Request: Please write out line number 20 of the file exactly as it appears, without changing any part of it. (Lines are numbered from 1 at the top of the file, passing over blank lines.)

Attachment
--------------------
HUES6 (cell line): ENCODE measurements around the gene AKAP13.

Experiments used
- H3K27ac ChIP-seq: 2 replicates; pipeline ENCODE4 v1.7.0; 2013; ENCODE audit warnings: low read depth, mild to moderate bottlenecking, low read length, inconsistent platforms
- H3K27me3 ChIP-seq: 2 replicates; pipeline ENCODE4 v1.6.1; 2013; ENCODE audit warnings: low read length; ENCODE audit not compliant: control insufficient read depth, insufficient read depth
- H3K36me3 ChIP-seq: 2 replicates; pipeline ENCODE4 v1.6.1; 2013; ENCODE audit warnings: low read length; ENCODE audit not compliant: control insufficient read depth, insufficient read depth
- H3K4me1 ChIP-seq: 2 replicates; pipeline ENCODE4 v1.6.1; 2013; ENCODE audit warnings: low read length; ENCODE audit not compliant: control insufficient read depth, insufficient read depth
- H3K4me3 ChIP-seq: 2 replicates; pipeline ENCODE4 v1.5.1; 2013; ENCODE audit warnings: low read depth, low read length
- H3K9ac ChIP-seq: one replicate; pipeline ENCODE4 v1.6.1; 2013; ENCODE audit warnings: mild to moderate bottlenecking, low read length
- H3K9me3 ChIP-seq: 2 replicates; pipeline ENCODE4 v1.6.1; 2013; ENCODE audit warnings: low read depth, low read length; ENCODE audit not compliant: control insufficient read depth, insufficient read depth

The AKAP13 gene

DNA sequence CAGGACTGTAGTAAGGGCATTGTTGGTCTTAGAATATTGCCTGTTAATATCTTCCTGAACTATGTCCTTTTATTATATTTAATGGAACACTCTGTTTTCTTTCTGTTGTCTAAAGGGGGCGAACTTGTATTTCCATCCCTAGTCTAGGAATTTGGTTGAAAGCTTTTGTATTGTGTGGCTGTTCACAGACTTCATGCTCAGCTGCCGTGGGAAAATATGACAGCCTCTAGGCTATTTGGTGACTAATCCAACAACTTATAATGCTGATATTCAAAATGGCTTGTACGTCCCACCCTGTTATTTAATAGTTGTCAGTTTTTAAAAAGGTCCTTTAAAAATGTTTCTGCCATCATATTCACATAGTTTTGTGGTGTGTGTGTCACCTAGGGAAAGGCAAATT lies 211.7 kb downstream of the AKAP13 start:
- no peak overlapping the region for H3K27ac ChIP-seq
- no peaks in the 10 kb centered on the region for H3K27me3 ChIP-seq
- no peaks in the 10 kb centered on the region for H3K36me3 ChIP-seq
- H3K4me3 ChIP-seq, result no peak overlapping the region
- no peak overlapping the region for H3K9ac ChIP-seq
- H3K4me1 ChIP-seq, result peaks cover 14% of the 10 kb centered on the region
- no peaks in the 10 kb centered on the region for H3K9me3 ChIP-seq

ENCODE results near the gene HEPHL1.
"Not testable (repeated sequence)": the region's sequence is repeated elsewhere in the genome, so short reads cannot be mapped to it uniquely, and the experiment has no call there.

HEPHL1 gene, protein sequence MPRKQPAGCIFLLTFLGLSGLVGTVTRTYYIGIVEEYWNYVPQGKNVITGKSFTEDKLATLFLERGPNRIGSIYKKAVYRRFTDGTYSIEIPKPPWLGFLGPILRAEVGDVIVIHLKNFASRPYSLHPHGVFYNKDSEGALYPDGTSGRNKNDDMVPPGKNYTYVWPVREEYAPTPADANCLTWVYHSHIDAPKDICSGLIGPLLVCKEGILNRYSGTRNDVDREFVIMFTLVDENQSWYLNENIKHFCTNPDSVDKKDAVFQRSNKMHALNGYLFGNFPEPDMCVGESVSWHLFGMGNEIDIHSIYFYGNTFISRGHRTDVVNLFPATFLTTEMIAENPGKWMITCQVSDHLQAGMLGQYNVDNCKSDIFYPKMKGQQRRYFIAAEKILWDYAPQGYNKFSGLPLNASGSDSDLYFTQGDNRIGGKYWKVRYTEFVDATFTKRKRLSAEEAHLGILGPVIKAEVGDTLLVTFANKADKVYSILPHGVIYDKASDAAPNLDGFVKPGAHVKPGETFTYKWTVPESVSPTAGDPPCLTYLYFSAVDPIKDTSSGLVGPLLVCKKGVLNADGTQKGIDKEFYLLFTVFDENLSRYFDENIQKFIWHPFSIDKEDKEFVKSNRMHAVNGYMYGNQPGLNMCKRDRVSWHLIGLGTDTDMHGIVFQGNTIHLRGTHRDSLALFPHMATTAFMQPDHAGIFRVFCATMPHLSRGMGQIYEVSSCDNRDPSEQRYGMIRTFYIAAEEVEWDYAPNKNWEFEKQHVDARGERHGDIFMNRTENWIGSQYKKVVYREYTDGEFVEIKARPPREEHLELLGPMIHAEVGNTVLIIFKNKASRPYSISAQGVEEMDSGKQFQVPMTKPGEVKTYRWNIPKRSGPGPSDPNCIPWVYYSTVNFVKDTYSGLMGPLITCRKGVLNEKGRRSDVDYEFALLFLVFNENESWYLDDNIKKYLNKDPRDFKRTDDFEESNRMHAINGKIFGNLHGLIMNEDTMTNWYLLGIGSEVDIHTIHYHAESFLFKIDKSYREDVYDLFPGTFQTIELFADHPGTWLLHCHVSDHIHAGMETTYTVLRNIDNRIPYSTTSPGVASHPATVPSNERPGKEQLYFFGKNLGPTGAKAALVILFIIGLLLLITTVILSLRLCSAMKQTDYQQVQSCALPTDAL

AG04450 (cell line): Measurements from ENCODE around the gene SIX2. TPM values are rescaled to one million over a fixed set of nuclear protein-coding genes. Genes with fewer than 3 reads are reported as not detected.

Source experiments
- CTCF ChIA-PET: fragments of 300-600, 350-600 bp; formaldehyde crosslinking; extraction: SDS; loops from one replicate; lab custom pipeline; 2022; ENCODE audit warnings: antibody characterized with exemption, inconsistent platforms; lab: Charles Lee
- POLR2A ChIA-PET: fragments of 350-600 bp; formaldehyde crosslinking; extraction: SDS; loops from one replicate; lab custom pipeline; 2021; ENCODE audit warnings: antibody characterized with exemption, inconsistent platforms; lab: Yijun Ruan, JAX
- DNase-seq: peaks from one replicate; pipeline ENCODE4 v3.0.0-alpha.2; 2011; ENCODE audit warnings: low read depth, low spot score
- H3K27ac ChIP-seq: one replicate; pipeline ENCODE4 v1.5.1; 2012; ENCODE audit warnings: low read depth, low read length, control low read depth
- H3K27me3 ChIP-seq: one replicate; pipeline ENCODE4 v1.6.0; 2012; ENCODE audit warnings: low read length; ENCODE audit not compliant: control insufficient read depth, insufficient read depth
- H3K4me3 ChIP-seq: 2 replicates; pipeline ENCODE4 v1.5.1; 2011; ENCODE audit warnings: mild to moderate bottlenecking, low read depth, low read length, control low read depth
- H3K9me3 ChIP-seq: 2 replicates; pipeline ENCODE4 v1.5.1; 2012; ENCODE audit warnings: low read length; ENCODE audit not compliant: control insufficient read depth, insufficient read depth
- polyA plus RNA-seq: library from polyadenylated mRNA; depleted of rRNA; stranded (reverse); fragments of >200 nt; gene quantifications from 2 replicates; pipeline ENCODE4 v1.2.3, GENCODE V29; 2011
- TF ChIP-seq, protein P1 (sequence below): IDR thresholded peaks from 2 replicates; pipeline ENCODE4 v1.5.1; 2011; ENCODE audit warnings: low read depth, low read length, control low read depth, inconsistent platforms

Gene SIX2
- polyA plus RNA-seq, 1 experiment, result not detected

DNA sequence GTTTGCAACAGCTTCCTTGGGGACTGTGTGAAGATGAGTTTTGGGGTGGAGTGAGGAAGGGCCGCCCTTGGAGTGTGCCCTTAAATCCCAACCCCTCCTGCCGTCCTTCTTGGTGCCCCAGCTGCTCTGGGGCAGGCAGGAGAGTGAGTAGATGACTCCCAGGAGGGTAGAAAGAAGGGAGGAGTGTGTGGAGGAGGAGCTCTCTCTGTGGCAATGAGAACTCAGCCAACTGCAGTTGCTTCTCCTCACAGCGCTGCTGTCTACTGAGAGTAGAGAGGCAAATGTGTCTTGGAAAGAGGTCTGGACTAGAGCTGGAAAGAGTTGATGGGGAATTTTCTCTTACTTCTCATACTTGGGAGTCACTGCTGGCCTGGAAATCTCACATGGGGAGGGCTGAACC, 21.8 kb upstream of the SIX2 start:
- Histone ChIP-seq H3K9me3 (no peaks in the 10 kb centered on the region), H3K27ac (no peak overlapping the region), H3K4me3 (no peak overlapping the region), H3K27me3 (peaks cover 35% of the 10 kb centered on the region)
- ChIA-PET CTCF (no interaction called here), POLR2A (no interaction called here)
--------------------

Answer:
"Not testable (repeated sequence)": the region's sequence is repeated elsewhere in the genome, so short reads cannot be mapped to it uniquely, and the experiment has no call there.